Amicus: “Consider children who have lost the earning parent. In Maharashtra, this number is 6,000. There are sponsorship schemes and some states have schemes for widows. States have a consensus that children may be produced before CWC and Rs 4,000 to be provided per child.”
ASG Nataraj: “We have created a portal called Bal Swaraj for continuous monitoring as per the continuous monitoring emphasised by Justice Bose. The affidavit of May 31 lays down the manner in which the Bal Swaraj portal works.” He explained the six stages of functioning of the portal. “First stage has the basic details of the child. The second stage has the social investigation report and the third requires details on the type of individual care plan. Then there is stage 4, in which the CWC orders have to be uploaded. The govt benefit schemes have been listed, and that have to be selected. The last is to upload the follow up forms, if any filed by the officers.”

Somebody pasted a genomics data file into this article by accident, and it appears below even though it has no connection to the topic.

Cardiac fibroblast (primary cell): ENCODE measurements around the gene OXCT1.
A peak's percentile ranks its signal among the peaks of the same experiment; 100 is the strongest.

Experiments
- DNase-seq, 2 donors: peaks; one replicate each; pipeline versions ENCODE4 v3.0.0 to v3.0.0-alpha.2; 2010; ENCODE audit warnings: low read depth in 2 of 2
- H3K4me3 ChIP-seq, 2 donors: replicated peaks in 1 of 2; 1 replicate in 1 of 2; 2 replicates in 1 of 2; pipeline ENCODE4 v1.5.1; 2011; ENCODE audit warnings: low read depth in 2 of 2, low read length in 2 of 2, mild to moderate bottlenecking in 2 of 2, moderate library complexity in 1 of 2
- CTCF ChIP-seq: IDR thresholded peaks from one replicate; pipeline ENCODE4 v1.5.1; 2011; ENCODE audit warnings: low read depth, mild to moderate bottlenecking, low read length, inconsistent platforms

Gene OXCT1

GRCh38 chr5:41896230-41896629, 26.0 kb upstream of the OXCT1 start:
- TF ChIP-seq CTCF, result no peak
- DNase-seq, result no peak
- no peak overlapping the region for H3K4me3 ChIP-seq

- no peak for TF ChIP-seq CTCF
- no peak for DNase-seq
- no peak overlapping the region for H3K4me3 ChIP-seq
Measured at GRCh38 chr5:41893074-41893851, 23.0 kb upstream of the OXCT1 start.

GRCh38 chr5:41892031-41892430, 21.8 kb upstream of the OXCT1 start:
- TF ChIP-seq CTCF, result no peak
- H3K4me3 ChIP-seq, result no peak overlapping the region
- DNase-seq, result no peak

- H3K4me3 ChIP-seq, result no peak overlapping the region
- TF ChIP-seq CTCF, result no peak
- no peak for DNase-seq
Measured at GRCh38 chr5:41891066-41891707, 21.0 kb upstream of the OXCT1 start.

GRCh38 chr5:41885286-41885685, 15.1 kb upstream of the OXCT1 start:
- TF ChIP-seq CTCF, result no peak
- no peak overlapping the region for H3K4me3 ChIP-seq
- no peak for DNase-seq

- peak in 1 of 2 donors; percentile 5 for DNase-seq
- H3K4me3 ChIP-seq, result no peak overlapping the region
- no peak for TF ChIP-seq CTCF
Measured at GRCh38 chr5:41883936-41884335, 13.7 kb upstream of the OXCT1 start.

Bench: “Concern was expressed before by the counsel for Maharashtra regarding information to be uploaded on all the stages. At this stage it may not be possible to put up all information. We had said that at least let them give the report in respect of first two stages. We will see to it that states comply with all these stages, but they would need time, can’t be done immediately. Now what we want is at least stage one.
Advocate Shroff for GNCTD: “We’re facing the problem of nonavailability of information, which means we are not getting information from the CWC. In other states, the DM is providing the information.”